The high from catching the perfect wave is so addicting that surfers would fail on one hundred in a row just to catch that one. After you catch that perfect one, you replay it in your mind for the rest of the day.
A successful session is reliant on so many factors of mother nature—a force way bigger than us. For ideal conditions to exist, a good-sized swell must approach from the right direction, the wind must be flowing offshore, and you have to time your session right with the ebb and flow of the tide.
The sport is always teaching you life lessons. It is humbling, even if you’ve been practicing it for many years. One reason why it takes so long to master is that the conditions are going to be different every time you get out there. You might have caught a million yesterday, but today makes you feel like a kook because you can’t land one decent wave.
The community of people that you become a part of when you surf is special. A shared obsession with the ocean that brings you to dive into the water at dawn to get a session in bonds you quick. When you’re out there, you’ll find yourself interacting with people of all ages and backgrounds. People enjoy sharing the stoke of the sport. When you see someone out there teaching somebody new, you’ll encounter them cheering at the top of their lungs when they catch a good wave, and as you look around, you’ll see smiles all across the lineup. The other day, I caught a long wave in to be met with a cheering crowd of locals who frequent the spot that I do. When I got to shore, a local showed me their secret stash of hot packs to access in case I, or someone else, gets stung by a stingray when they aren’t around.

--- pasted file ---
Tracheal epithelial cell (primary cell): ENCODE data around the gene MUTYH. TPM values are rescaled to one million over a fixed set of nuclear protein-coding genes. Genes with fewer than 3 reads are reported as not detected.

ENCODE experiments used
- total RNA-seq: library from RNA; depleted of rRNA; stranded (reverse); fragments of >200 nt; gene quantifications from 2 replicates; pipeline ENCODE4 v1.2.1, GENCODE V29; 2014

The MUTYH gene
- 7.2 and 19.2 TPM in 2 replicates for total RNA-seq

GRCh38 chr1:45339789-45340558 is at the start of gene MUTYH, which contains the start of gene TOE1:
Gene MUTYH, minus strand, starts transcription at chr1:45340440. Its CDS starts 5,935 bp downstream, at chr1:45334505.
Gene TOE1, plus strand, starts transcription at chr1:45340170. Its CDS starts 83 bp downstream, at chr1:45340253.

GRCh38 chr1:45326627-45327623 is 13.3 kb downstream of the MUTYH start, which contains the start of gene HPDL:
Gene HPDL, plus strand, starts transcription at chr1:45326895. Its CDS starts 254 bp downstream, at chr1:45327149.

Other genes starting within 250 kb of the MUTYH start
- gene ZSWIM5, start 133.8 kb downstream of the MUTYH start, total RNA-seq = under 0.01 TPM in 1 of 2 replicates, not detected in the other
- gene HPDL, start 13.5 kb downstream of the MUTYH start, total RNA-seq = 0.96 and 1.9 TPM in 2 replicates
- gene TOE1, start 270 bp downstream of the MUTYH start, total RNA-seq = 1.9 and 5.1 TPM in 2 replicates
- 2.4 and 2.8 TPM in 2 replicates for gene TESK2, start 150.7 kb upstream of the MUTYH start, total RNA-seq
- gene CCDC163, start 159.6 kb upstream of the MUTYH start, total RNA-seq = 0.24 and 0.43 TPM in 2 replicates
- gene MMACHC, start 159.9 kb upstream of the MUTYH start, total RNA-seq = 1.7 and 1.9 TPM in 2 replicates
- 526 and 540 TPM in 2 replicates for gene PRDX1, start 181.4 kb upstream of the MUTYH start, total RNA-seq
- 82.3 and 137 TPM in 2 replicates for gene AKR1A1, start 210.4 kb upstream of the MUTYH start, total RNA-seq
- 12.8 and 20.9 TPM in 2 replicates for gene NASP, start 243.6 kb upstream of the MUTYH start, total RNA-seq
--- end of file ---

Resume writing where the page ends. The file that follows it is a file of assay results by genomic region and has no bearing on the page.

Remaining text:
Being out in the ocean and abiding by her rules gives surfers a deep love and connection to nature. It’s common to see sea animals out there, like dolphins, stingrays, and fish. When you have an encounter, it’s a reminder that we are invading their territory. It sucks when you see trash floating in the water, or on the sand in its route to the water. It’s a sad reminder of the negative impact that humans can have on natural environments. It inspires you to pick up trash and advocate for sustainability so that we, as a collective, can take care of the beauty that we are lucky to have access to.
Tune in to see surfing break into the biggest international sporting event in the world beginning on Saturday, July 24th.
Do you live by the ocean? Paddle out with an instructor.
Don't live by the water, but still want to train for your next surf trip? Consider these classes.